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OpenAI CTO’s Evasive Response Raises Questions About Sora’s Data Sources

Last Updated March 15, 2024 8:32 AM
Samantha Dunn
Last Updated March 15, 2024 8:32 AM

Key Takeaways

  • OpenAI CTO Mira Murati says Sora was trained on publicly available data.
  • When questioned further, Murati was unable to clarify if Sora uses data from social media.
  • Her apparent ignorance on the question of data training sources places OpenAI under serious scrutiny.

OpenAI CTO Mira Murati opened up OpenAI to legal scrutiny when she said Sora was trained on publicly available and licensed data. When pressed further on the exact sources Murati was unable to confirm where this data came from.

The FTC is currently investigating OpenAI with a specific focus on its training dataset.

CTO Avoids Data Training Question

Murati’s vague response to a simple question from The Wall Street Journal’s Joanna Stern  implies that the CTO of OpenAI was either lying or unable to provide a simple answer to a question well within her knowledge base.

The Wall Street Journal interview with Murati provides an overview of Sora, OpenAI’s new text-to-video AI model, that creates highly realistic scenes. OpenAI’s CTO shared that this technology is still in the research phase and not yet optimized for consumers.

However, Mira Murati’s inability to detail the data sources for Sora’s training not only raises eyebrows regarding compliance with European regulations but aligns with broader concerns about privacy and ethical AI development.

OpenAI FTC Investigation

The FTC’s focus on sensitive personal data underscores the critical nature of transparency in AI training processes to prevent the misuse of personal information and ensure that AI systems are developed responsibly.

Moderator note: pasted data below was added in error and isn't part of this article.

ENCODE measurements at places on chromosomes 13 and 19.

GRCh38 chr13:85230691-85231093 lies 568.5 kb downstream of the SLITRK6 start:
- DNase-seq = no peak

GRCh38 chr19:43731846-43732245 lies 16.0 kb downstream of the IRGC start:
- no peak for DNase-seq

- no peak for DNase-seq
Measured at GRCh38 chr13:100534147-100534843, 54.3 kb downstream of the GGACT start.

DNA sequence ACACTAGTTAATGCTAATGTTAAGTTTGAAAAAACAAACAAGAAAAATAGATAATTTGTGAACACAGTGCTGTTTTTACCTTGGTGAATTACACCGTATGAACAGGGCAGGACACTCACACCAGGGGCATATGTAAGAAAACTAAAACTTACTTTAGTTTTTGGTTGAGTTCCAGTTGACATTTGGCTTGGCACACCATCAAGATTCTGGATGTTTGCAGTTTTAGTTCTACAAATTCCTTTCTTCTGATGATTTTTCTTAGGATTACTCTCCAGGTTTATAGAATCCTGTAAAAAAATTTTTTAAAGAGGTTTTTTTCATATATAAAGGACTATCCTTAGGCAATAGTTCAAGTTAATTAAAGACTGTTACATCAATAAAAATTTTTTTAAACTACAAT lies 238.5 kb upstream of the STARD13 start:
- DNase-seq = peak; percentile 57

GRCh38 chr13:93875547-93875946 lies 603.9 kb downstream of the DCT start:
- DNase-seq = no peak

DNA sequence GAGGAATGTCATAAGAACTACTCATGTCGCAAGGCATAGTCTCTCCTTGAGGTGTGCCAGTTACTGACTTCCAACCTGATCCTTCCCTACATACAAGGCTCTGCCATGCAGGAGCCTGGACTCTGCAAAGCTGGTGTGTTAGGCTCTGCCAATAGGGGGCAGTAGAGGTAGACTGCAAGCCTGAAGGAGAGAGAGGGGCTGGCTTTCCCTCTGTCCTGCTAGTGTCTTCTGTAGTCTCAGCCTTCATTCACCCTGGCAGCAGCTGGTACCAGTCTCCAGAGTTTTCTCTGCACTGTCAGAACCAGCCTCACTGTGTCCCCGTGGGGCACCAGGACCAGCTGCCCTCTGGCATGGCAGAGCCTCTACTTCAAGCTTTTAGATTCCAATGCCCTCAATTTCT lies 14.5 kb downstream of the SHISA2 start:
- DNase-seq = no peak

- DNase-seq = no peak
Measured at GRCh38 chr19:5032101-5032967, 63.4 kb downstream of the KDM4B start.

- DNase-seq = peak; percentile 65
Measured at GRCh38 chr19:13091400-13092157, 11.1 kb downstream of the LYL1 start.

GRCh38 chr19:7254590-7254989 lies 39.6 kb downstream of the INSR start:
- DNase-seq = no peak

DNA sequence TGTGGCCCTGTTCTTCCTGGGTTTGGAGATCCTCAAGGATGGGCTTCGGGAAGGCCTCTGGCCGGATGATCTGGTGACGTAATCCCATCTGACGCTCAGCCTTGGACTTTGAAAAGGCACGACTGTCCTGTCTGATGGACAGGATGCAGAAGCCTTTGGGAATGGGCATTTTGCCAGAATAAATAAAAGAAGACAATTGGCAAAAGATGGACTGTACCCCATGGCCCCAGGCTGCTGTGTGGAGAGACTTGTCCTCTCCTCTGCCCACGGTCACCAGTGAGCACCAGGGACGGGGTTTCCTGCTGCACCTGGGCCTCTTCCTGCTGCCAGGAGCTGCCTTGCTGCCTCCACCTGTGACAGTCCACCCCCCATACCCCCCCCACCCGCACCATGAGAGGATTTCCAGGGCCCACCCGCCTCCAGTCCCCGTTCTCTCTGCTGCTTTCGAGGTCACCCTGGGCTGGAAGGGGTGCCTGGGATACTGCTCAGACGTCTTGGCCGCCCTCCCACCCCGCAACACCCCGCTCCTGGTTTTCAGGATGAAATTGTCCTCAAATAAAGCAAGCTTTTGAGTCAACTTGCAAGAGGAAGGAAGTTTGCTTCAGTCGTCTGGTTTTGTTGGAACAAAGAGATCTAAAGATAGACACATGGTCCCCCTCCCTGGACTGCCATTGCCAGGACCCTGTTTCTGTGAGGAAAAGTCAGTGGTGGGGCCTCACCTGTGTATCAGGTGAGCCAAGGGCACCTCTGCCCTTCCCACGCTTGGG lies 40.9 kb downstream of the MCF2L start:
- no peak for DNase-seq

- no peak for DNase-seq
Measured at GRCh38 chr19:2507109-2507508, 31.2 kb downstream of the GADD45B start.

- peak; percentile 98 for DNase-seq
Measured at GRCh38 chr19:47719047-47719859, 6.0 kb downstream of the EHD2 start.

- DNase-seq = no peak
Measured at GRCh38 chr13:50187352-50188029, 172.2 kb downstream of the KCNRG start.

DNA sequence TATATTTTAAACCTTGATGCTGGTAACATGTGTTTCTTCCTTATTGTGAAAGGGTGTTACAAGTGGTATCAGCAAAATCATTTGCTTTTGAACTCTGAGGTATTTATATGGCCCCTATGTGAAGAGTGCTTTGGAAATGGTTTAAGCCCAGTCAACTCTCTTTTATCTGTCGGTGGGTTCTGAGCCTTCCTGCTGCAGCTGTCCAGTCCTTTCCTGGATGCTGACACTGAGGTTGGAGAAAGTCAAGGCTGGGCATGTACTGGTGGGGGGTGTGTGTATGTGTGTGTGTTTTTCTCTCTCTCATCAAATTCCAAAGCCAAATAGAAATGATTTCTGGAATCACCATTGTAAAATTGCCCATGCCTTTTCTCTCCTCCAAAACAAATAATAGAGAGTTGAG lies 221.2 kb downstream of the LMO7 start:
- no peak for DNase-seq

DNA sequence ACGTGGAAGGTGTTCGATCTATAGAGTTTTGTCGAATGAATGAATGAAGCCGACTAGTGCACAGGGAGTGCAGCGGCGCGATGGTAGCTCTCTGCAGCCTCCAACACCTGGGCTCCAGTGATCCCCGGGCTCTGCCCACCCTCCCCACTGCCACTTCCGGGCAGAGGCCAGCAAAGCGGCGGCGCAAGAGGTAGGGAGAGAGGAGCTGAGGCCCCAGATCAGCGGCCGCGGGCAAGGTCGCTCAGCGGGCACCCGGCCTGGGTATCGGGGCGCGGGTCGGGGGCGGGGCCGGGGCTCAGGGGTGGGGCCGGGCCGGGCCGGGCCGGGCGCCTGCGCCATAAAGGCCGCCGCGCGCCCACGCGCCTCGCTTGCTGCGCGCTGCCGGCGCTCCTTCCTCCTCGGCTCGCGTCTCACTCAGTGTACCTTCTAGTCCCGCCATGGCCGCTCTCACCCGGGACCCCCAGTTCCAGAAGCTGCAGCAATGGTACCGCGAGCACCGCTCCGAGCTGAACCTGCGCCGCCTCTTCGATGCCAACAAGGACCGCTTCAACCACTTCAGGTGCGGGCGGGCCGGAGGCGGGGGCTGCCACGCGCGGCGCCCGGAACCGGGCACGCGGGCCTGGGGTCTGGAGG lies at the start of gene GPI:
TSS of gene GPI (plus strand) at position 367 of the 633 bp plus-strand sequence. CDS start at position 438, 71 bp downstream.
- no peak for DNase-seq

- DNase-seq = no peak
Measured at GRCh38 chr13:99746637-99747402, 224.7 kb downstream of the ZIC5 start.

Given the FTC’s ongoing investigation  and the EU’s stringent requirements, OpenAI may need to disclose more detailed information about Sora’s training datasets or face regulatory actions.

Murati’s non-specific response could be seen as a missed opportunity to demonstrate OpenAI’s commitment to ethical AI development and compliance with global standards.

If Sora is classified under the EU’s high-risk AI category, the lack of clear information about its training data could indeed lead to non-compliance with the EU AI Act’s transparency obligations. This could have serious legal and reputational consequences for OpenAI.

Growing Legal Woes

Among the growing legal battles OpenAI faces, Elon Musk has recently a lawsuit against OpenAI and its CEO Sam Altman based on its move away from the non-profit model upon which it was founded.

The New York Times initiated legal action against OpenAI and its investor, a technology giant, on grounds of copyright infringement.

OpenAI has always contested these allegations, stating that ChatGPT’s utilization of the plaintiffs’ works falls under fair use.

The legal battles OpenAI faces are growing, initiated by competitors, media, and federal investigators. The recent gaff by OpenAI provides regulators with additional material for their investigations.

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